[quote name='StoneMask' timestamp='1355766097' post='5011777']
(list) qualities really only shine through when there is a large amount of data being used, and the objects I'm using definitely don't approach a kilobyte.
[/quote]

http://www.baptiste-wicht.com/2012/11/cpp-benchmark-vector-vs-list/

This is true. You should use vector.

Often people argue that if you doing lots of random insertion and deletion that you should use a list. This is clearly not true ( according to the link provided above ), unless you are using LARGE data structures atleast 1KB each and thousands of them. This is because vector's memory is continuous and uses the cpu's cache MUCH more efficiently than a list ever could.

Also if you use the vector properly then you can cut down on some of its bottlenecks. For example in an unsorted vector you should always push_back(), and if you are deleting an object you can switch it with the last one and then delete the last one, this prevents the vector from having to move every element after the one you were going to delete. Also you can reserve memory for a vector so the vector doesn't have to resize itself. Edited by EddieV223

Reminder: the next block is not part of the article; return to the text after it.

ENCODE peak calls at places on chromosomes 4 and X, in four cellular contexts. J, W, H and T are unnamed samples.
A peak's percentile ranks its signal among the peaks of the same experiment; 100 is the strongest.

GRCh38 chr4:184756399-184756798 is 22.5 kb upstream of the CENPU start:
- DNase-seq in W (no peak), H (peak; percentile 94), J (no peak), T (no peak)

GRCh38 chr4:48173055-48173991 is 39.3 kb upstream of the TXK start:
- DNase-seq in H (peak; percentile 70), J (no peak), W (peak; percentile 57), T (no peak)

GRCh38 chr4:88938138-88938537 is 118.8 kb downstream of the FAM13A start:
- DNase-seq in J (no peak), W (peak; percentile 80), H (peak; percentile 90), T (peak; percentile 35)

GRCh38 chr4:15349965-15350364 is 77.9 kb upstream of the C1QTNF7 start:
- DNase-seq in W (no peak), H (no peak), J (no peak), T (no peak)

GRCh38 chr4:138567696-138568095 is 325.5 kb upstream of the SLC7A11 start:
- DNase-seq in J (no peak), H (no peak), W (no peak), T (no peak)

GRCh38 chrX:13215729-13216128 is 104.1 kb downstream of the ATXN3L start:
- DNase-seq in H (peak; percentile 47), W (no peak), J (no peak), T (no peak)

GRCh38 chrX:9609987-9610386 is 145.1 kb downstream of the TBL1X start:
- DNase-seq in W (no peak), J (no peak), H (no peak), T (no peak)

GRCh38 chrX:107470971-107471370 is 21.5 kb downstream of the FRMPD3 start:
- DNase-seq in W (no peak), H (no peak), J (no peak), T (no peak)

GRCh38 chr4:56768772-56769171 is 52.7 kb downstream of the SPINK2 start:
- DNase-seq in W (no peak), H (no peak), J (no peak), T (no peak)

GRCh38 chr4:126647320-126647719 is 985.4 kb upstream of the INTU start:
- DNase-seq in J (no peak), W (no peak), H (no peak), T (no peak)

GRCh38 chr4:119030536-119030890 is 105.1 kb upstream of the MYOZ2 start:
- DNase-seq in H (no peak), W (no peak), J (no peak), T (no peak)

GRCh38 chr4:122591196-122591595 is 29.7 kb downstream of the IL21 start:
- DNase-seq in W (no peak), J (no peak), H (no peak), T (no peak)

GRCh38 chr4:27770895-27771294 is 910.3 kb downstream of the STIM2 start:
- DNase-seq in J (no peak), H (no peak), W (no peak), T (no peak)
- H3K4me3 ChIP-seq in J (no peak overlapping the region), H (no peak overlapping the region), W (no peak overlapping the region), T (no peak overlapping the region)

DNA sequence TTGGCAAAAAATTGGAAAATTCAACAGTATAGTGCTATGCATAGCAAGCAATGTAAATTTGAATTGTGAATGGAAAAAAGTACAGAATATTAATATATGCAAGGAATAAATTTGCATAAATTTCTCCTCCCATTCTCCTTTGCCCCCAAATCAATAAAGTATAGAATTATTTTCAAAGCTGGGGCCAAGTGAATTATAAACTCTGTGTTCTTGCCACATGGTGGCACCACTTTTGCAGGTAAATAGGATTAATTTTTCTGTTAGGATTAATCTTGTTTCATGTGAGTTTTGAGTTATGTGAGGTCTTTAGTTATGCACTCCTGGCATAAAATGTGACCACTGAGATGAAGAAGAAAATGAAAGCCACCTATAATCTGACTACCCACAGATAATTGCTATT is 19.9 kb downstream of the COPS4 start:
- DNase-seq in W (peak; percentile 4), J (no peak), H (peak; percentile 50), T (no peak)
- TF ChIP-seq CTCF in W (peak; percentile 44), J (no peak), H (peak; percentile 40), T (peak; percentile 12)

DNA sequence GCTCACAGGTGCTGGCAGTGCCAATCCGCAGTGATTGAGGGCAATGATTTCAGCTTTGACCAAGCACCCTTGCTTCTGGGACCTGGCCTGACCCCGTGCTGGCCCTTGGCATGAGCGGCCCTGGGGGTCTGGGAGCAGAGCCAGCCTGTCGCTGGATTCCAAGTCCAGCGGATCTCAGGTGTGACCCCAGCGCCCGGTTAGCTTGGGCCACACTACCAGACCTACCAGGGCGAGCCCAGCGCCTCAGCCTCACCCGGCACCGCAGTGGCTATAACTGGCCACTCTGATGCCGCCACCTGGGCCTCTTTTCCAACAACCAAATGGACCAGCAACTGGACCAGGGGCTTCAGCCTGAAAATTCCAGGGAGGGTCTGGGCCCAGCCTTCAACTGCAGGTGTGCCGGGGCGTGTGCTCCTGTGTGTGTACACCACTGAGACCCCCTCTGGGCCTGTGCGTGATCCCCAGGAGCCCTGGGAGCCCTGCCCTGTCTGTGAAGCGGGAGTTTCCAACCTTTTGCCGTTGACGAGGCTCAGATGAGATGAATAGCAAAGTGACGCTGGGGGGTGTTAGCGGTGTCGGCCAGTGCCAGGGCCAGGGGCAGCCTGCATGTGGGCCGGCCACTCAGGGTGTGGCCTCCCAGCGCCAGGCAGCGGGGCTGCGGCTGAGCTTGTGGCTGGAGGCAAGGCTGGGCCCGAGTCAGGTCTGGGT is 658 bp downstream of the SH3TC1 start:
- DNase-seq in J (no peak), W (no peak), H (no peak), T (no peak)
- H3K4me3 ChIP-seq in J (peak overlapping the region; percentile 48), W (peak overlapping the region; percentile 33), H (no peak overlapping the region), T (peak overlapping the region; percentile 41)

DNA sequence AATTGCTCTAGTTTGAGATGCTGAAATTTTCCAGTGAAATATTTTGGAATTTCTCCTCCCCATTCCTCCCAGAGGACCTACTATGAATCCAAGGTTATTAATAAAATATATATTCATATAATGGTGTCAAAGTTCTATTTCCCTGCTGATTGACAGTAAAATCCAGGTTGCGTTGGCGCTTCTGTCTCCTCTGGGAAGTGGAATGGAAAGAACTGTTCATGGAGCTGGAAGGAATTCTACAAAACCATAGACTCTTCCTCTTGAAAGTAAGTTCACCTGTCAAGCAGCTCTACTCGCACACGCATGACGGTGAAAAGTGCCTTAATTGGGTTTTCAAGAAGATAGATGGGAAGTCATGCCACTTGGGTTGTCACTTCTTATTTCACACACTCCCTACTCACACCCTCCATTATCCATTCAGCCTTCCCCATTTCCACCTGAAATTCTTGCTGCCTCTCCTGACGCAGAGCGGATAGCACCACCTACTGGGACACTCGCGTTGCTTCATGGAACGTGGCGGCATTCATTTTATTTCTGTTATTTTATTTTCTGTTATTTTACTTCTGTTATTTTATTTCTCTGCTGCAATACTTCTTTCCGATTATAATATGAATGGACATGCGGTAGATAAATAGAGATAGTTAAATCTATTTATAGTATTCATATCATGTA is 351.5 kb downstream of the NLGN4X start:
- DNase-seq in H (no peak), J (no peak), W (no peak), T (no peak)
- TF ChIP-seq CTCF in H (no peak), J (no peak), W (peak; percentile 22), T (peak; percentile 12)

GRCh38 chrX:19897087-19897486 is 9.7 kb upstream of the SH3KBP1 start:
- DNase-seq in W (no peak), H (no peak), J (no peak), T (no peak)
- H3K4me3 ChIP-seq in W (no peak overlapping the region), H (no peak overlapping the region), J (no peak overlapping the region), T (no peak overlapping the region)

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If you make your own container (such as list) for learning purposes, I'd suggest building it with the exact same interface as the standard library's corresponding container (or actually, its subset which only contains the critical features you need).

Then, if you have some separate project of your own, you can normally use the standard library container (which will be faster and more reliable than your own), but you can swap in your own container for testing purposes or for the hell of it. You'll increase your understanding of the standard interface, and good interface design, at the same time.

Just [url="http://www.gotw.ca/gotw/079.htm"]typedef[/url] it somewhere in your project and you can switch between your own container and standard container with ease. Edited by Stroppy Katamari